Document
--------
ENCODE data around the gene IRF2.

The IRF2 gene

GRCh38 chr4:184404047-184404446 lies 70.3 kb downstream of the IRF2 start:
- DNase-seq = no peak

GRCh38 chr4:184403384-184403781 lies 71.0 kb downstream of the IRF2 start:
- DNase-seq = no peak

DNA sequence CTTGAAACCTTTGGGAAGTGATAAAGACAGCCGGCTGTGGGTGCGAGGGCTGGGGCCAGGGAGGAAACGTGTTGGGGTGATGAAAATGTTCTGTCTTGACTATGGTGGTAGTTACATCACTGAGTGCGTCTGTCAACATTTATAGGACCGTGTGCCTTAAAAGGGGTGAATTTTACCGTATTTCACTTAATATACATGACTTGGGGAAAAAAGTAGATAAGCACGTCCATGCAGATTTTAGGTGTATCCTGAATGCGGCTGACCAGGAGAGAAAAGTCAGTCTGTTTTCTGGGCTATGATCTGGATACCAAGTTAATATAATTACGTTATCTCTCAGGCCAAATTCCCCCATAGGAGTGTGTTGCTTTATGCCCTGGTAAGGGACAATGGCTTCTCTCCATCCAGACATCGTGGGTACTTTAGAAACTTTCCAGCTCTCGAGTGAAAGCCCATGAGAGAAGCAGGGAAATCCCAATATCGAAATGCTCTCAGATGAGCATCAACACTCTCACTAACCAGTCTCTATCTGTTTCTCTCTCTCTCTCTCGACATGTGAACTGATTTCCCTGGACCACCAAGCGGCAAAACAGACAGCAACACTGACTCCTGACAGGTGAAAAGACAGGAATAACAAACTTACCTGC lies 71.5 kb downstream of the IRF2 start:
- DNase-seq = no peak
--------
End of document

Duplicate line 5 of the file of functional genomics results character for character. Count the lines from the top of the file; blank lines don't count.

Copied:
GRCh38 chr4:184403384-184403781 lies 71.0 kb downstream of the IRF2 start: